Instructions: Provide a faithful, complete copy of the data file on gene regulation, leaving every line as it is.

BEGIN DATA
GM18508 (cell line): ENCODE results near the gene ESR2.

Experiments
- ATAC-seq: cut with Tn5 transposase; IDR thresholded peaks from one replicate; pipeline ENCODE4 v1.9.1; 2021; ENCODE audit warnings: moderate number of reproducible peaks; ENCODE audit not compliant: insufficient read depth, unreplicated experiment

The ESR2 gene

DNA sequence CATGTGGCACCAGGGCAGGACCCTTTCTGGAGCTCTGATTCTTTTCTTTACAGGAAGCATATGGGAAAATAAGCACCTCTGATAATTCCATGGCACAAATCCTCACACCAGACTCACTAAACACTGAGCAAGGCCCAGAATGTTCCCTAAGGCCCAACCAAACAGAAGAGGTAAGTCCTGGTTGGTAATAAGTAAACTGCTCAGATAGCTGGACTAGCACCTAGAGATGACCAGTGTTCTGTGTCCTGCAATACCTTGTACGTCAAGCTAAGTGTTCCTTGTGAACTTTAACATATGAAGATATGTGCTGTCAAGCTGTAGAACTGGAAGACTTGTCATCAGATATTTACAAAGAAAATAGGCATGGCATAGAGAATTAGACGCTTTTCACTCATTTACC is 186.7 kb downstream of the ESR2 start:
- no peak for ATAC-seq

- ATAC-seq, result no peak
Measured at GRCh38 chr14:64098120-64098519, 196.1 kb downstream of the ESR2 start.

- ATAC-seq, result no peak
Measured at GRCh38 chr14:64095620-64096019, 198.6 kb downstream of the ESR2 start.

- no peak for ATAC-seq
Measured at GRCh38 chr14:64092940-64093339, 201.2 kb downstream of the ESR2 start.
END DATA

GM18508 (cell line): ENCODE results near the gene ESR2.

Experiments
- ATAC-seq: cut with Tn5 transposase; IDR thresholded peaks from one replicate; pipeline ENCODE4 v1.9.1; 2021; ENCODE audit warnings: moderate number of reproducible peaks; ENCODE audit not compliant: insufficient read depth, unreplicated experiment

The ESR2 gene

DNA sequence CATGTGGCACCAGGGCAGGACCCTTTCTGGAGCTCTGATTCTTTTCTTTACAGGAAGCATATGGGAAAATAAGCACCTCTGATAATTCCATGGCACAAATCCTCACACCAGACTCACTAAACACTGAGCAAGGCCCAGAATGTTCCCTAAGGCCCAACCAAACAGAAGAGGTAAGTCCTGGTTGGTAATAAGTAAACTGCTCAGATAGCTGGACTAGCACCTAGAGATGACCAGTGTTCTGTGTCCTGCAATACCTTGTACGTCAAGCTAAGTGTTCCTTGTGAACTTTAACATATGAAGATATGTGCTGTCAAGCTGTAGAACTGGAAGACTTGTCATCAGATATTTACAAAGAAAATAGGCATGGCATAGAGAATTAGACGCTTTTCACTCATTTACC is 186.7 kb downstream of the ESR2 start:
- no peak for ATAC-seq

- ATAC-seq, result no peak
Measured at GRCh38 chr14:64098120-64098519, 196.1 kb downstream of the ESR2 start.

- ATAC-seq, result no peak
Measured at GRCh38 chr14:64095620-64096019, 198.6 kb downstream of the ESR2 start.

- no peak for ATAC-seq
Measured at GRCh38 chr14:64092940-64093339, 201.2 kb downstream of the ESR2 start.